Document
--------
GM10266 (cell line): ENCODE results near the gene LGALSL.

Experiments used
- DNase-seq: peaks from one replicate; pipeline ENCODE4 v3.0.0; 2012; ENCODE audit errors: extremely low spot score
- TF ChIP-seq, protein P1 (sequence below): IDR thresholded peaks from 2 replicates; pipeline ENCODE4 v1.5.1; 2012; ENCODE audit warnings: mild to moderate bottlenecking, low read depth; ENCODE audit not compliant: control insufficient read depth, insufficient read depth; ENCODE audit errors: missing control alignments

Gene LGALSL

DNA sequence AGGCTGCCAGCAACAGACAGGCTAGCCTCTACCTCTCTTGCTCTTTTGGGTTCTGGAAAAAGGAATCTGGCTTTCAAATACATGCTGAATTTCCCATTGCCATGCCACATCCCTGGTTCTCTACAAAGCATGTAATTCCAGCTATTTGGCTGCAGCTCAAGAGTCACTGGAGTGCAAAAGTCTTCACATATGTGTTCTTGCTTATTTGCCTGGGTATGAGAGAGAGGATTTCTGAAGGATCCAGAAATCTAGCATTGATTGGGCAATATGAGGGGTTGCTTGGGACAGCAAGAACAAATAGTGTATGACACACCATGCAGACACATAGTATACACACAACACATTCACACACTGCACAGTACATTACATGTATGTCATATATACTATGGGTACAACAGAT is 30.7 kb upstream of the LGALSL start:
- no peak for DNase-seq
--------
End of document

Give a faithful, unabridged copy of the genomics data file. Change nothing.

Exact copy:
GM10266 (cell line): ENCODE results near the gene LGALSL.

Experiments used
- DNase-seq: peaks from one replicate; pipeline ENCODE4 v3.0.0; 2012; ENCODE audit errors: extremely low spot score
- TF ChIP-seq, protein P1 (sequence below): IDR thresholded peaks from 2 replicates; pipeline ENCODE4 v1.5.1; 2012; ENCODE audit warnings: mild to moderate bottlenecking, low read depth; ENCODE audit not compliant: control insufficient read depth, insufficient read depth; ENCODE audit errors: missing control alignments

Gene LGALSL

DNA sequence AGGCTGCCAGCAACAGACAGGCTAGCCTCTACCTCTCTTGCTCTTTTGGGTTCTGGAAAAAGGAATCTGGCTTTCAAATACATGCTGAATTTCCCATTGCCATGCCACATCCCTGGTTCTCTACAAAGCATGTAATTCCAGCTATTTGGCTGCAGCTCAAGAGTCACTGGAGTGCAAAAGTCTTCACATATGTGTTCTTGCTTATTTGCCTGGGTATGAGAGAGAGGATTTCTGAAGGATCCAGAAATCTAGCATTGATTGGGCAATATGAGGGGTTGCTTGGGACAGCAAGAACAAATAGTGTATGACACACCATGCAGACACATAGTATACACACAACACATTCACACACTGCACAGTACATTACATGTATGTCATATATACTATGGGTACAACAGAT is 30.7 kb upstream of the LGALSL start:
- no peak for DNase-seq